The Bar: innocent watering hole, or source of helpful information for anti-terrorist organizations?  You decide! The Bar: innocent watering hole, or source of helpful information for anti-terrorist organizations? You decide!

   As can be expected from a game about international conspiracies, the plot can get get convoluted at times, and there are a few points which are only properly explained if the player makes certain choices along the way, or invests in certain skills (particularly hacking). Having said that, Deus Ex boasts an intriguing mystery at the core of its story, with a menagerie of plot twists and revelations. As mentioned, JC starts out as an agent for UNATCO, alongside his brother and fellow nano-aug agent Paul. JC soon learns, however, that the anti-terrorist organization may be in the hands of larger, more insidious powers. And by 'may be', of course, I mean 'is'. Fortunately, most of the game's twists and turns are not so obvious, and a good amount of evidence lies here and there to suggest - but not completely reveal - what lies ahead. The number of competing factions and people involved may at times be difficult to keep track of, but it's never unclear what the player's goal is, and the overall plot is not difficult to comprehend.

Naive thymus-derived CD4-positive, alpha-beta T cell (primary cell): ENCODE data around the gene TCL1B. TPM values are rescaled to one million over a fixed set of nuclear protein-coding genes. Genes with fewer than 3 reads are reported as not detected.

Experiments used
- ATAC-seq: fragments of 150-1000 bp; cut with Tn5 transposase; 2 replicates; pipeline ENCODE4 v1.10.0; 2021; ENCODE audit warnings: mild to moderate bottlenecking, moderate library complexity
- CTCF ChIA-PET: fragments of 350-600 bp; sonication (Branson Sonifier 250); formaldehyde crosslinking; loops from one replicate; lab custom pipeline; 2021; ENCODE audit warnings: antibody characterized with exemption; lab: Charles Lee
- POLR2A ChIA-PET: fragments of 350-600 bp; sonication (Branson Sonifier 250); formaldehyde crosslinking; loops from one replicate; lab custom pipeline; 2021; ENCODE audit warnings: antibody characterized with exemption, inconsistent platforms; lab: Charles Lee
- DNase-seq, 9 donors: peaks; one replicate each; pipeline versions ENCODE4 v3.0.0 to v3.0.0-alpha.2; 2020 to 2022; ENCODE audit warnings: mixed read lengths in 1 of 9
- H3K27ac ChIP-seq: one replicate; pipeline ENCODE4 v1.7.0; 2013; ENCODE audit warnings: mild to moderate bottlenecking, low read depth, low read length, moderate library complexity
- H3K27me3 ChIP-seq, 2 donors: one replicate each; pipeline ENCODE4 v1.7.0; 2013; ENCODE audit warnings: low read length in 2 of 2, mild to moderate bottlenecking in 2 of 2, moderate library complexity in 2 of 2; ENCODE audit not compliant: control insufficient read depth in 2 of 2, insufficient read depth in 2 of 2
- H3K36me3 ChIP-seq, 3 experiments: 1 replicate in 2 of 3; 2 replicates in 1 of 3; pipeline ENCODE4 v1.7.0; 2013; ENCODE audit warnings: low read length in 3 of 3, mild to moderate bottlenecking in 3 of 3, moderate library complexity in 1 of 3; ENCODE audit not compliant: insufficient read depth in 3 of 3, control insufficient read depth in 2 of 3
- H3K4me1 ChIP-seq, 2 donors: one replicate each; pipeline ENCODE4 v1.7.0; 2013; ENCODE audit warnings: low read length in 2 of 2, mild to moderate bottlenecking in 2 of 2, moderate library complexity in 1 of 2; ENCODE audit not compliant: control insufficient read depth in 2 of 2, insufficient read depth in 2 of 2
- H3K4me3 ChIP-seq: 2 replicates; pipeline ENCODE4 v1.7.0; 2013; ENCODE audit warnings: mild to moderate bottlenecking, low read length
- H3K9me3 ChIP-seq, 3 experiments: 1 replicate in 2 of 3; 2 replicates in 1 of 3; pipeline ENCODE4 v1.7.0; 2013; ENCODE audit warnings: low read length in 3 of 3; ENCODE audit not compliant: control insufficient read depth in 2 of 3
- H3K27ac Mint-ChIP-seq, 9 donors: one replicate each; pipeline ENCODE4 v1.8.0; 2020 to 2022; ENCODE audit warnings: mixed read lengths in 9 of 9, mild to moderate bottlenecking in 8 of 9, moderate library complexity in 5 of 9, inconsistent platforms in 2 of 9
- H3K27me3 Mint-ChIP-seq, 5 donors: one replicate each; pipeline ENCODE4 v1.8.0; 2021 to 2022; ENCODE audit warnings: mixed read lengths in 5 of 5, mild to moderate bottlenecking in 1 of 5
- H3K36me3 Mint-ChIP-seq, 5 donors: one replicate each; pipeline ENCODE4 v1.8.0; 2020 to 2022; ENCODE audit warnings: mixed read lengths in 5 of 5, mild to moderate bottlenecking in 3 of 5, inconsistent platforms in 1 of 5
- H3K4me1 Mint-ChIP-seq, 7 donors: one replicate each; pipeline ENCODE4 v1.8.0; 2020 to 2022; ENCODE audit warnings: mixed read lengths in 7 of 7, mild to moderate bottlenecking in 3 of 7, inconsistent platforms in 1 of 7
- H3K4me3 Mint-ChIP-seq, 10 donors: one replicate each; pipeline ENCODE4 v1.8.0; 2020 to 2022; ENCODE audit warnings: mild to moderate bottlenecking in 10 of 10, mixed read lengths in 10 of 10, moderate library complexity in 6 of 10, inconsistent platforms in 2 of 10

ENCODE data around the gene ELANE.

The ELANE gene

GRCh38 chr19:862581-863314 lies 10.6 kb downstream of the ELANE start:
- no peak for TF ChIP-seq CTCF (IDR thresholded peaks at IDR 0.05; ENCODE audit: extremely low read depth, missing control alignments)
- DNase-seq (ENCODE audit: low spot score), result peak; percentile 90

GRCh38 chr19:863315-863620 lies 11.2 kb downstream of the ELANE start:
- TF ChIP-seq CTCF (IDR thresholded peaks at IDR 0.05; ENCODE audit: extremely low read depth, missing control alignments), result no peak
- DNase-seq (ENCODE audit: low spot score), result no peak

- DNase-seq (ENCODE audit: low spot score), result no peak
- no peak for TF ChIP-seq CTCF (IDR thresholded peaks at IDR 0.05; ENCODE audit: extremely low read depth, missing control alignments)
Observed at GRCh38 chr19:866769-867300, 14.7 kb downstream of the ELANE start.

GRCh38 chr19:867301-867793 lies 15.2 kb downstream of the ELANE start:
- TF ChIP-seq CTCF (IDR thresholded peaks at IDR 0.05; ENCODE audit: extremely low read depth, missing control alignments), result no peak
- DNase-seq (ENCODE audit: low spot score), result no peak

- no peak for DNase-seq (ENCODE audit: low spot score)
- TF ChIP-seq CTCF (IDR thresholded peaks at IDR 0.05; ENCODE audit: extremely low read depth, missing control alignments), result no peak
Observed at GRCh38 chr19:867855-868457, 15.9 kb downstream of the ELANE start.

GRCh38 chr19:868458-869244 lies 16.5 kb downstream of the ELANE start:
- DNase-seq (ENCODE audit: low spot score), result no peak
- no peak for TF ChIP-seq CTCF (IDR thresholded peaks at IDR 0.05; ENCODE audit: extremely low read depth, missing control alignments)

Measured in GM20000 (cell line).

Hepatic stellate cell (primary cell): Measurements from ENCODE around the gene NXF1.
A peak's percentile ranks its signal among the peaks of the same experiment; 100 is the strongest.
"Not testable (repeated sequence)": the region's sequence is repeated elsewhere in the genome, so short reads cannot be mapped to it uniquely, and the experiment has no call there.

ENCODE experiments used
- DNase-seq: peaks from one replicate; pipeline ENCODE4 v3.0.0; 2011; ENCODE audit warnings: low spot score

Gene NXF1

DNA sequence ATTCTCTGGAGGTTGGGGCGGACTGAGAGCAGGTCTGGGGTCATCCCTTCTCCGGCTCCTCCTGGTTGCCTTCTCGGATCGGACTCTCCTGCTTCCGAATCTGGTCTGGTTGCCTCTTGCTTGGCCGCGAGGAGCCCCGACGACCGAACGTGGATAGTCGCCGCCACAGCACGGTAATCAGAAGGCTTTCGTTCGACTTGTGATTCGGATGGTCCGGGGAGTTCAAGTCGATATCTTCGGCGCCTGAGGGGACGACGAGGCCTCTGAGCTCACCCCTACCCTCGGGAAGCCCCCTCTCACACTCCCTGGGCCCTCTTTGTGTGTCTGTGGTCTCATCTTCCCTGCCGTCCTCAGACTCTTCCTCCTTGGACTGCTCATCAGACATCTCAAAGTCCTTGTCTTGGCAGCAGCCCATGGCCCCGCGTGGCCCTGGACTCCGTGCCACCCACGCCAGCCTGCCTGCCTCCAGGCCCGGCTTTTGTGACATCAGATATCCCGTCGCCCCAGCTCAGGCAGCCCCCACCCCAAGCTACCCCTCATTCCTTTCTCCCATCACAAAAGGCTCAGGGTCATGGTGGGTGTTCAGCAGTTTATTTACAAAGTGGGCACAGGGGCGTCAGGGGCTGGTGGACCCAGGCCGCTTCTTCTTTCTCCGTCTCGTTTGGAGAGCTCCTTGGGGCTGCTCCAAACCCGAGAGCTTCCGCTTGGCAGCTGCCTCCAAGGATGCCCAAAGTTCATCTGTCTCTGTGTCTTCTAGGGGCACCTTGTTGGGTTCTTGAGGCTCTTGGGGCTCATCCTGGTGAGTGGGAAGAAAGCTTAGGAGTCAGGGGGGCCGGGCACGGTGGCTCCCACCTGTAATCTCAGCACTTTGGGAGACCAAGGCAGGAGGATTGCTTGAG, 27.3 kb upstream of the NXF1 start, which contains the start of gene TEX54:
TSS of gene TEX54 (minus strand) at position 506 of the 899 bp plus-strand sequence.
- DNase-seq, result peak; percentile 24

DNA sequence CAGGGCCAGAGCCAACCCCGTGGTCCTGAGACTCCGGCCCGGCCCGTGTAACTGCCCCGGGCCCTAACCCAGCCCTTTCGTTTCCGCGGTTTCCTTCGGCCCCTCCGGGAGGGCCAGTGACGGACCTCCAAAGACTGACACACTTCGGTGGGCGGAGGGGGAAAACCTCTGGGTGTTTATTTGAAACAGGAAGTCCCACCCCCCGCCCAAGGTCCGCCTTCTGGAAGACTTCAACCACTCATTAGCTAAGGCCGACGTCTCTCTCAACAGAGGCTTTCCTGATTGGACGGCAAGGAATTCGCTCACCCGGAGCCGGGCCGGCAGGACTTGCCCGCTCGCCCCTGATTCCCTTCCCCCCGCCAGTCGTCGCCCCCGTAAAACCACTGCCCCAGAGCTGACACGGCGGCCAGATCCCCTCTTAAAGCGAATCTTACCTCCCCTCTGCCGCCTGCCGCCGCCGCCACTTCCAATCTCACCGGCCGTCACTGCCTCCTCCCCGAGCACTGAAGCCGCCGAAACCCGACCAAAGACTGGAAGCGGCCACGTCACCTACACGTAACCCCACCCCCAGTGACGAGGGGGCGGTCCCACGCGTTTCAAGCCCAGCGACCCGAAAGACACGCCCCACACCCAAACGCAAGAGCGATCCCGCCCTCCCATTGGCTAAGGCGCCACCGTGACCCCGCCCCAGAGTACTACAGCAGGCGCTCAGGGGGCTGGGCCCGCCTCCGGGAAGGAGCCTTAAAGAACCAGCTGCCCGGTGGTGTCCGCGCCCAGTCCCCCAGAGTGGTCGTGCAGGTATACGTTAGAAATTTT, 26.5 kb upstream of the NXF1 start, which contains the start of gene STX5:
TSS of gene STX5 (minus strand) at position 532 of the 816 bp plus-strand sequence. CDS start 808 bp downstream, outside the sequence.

The thing to know about Deus Ex, above all else, is that while other games out-do its individual aspects - there are better shooters, better RPG systems and better stories - few games combine those aspects so successfully. It tells a solid tale of conspiracy and intrigue, through the vehicle of a globe-hopping adventure and a versatile action/RPG engine, decorated with excellently design levels and above-average sound and music. It is rightly heralded as one of the best games of its time, and though the graphics may age and the gameplay may pale in comparison to what contemporary titles can accomplish, it remains one of the most unique and well-rounded games of all time.